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I am building a Windows 2008 R2 server which will host both Microsoft SQL databases and websites on IIS. Most likely a Dell R710.

I want to go with a RAID 10 for a mix of security and speed. I don't think I'm going to need too much space (databases are mostly text based, will be 1 GB or so at most).

Price-wise I can either choose 6 x 146 GB 15K RPM or 4 x 300 GB 15K RPM hard drives, there is barely any difference in price. The 4 x 300 obviously gives me a bit more space, but that space is most likely going to be unused anyways.

Therefore my question - should I go with the 6x146 or the 4x300 configuration? Are there any benefits to go for more smaller drives? If so, how significant are they?

Thanks!

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No common benefit to smaller drives; there are benefits to more drives under the right conditions. –  Chris S Dec 8 '10 at 13:40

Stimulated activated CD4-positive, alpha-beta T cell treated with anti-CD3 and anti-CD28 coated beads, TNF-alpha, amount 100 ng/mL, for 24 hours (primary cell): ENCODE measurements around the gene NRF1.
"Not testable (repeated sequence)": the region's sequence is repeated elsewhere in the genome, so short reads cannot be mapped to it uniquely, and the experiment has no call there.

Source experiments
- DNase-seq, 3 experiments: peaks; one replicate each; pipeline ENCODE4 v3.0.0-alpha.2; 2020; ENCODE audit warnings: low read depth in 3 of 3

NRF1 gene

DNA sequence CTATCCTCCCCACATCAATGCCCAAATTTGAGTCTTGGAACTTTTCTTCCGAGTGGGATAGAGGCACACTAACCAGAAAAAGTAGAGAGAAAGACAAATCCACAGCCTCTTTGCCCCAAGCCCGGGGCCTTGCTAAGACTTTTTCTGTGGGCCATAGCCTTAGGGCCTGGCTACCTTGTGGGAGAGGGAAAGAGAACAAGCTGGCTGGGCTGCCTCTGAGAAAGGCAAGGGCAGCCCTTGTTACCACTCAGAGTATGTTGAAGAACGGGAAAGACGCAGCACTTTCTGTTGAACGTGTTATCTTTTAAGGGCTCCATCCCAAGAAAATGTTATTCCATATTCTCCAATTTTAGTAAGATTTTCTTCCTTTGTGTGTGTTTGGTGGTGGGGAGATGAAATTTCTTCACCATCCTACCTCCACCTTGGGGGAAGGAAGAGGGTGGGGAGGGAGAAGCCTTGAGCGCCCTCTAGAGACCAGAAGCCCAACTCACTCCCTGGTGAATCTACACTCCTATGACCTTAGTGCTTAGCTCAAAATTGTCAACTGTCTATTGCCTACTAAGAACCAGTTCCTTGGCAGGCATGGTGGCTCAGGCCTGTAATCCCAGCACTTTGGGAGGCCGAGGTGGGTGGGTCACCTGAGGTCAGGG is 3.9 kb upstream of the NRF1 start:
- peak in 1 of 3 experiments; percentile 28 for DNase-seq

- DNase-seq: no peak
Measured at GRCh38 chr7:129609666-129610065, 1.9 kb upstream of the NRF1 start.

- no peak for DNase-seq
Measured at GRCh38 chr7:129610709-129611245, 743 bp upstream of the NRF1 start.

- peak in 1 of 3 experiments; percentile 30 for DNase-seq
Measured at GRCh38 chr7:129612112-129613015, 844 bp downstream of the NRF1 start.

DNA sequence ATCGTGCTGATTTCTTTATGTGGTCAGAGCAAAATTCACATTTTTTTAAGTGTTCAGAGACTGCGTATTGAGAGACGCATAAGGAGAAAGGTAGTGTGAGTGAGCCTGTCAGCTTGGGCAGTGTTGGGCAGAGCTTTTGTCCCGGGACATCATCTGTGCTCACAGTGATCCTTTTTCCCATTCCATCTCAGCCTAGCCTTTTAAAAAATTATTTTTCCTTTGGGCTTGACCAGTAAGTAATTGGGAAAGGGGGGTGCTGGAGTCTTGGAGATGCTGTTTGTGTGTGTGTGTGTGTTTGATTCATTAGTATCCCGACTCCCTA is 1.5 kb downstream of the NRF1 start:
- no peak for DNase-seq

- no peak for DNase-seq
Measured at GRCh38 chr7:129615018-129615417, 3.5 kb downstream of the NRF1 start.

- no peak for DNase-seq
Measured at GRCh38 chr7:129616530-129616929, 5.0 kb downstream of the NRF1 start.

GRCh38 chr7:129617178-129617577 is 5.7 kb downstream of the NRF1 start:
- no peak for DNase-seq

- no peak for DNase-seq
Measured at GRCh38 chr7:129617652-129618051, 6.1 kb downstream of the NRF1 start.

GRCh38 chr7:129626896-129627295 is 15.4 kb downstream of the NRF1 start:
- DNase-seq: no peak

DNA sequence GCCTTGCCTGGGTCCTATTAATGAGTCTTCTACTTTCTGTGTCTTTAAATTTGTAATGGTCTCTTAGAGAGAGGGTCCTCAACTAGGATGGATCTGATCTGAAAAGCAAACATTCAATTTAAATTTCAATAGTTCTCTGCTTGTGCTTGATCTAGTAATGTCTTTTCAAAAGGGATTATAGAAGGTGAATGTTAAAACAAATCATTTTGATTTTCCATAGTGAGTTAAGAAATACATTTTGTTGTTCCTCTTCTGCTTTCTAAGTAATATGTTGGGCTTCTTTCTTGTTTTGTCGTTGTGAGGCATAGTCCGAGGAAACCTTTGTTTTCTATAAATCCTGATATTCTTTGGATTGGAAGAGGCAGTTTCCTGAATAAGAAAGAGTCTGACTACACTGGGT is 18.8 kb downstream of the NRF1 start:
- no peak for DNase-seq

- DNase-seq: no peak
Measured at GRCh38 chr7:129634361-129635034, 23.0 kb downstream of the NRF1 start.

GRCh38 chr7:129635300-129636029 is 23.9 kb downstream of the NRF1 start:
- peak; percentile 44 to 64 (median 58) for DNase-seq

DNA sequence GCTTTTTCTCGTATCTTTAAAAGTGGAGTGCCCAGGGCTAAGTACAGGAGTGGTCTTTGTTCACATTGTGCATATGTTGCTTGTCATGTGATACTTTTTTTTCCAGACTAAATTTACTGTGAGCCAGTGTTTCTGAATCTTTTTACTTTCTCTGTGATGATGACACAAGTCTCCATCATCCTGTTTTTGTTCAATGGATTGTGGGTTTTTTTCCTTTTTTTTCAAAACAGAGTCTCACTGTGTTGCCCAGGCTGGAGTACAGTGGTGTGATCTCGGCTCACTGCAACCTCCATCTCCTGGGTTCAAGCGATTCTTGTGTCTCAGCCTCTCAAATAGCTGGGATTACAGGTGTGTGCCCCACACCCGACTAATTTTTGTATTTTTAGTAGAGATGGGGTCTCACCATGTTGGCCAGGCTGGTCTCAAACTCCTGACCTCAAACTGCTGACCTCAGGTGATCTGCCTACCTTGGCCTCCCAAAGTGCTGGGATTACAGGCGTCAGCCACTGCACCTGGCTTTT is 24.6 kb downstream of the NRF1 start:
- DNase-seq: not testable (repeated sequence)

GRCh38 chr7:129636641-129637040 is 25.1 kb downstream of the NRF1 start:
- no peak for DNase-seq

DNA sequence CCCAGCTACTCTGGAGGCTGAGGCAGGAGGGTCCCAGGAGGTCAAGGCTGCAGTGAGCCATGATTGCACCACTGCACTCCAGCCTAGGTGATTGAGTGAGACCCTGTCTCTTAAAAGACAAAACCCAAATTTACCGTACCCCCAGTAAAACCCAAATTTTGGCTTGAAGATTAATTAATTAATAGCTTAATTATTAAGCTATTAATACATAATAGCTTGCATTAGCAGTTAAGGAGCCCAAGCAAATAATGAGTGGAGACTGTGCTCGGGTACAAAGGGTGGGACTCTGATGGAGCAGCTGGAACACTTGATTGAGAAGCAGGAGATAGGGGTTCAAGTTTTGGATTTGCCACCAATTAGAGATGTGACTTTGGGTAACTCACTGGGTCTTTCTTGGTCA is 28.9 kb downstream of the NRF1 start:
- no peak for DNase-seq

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3 Answers

up vote 10 down vote accepted

Agreed with Tom in the first sense.

6x146GB of 15K RPM will give some nice IOPS, though. You'd have three axles of RAID 1 in a larger RAID 0 array, giving you three times the speed of a single drive for writes, and up to six for reads.

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+1 (Assuming the disk controller can keep up... don't cheap out in the wrong places) –  Chris S Dec 8 '10 at 13:38
    
Agreed :) Disk controllers can add a bit more speed via a battery-backed cache, but they can also slow down the whole array. –  Jeff McJunkin Dec 8 '10 at 15:31
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The smaller dirve will give you a lot more IO budget. OTOH you may not need it. That simple,. According to your specs I would not even go with 4x150 but with 2. That naturally said only for the case that your assumptions about waht the server does are correct in the first place.

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A DB so small should fit in cache, making HDD speed irrelevant.

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yes, because write IO doesn't matter when you've cached everything.... –  gbjbaanb Dec 8 '10 at 11:41
    
I'd let it fly if you said "less important", but not "irrelevant". –  Chris S Dec 8 '10 at 13:39
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